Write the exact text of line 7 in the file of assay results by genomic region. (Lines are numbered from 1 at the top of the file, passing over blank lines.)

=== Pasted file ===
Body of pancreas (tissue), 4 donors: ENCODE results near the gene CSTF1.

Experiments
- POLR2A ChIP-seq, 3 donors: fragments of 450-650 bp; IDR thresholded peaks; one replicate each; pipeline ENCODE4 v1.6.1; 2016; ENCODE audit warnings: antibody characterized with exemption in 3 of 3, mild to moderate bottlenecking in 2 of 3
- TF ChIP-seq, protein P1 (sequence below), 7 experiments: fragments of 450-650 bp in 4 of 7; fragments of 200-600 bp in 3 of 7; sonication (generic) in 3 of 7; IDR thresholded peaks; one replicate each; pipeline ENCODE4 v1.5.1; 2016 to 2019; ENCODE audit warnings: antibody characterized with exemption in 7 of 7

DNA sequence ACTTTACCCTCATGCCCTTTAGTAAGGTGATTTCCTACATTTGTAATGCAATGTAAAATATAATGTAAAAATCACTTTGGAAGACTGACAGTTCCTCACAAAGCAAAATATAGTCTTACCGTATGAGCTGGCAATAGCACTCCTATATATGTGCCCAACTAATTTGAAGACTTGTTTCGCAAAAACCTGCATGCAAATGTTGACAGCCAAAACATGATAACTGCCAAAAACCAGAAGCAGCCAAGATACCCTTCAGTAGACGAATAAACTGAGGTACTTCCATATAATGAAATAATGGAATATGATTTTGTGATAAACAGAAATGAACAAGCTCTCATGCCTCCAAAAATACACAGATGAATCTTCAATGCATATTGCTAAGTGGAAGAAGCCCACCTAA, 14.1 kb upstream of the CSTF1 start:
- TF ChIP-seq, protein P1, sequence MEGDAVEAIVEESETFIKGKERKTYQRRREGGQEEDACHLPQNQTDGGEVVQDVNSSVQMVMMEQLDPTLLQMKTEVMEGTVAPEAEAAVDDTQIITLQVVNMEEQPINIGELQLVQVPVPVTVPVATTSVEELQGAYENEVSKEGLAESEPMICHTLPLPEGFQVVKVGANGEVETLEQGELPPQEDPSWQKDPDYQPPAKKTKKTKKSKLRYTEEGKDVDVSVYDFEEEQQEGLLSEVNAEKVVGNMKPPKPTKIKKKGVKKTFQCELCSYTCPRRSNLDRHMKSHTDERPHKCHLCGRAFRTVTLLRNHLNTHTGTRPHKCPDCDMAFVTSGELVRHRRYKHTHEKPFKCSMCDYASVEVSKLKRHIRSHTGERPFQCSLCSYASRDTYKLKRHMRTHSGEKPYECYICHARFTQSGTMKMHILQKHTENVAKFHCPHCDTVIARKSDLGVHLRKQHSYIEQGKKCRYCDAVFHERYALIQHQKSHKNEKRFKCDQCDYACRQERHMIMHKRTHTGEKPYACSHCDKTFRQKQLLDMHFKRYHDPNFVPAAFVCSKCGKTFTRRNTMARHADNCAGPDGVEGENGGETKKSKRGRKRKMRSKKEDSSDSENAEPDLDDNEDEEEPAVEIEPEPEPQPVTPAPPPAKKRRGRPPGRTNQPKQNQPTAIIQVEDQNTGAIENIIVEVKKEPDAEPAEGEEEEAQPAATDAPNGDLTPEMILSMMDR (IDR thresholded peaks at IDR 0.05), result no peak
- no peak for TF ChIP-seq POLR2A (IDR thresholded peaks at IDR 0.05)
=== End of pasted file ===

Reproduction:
- no peak for TF ChIP-seq POLR2A (IDR thresholded peaks at IDR 0.05)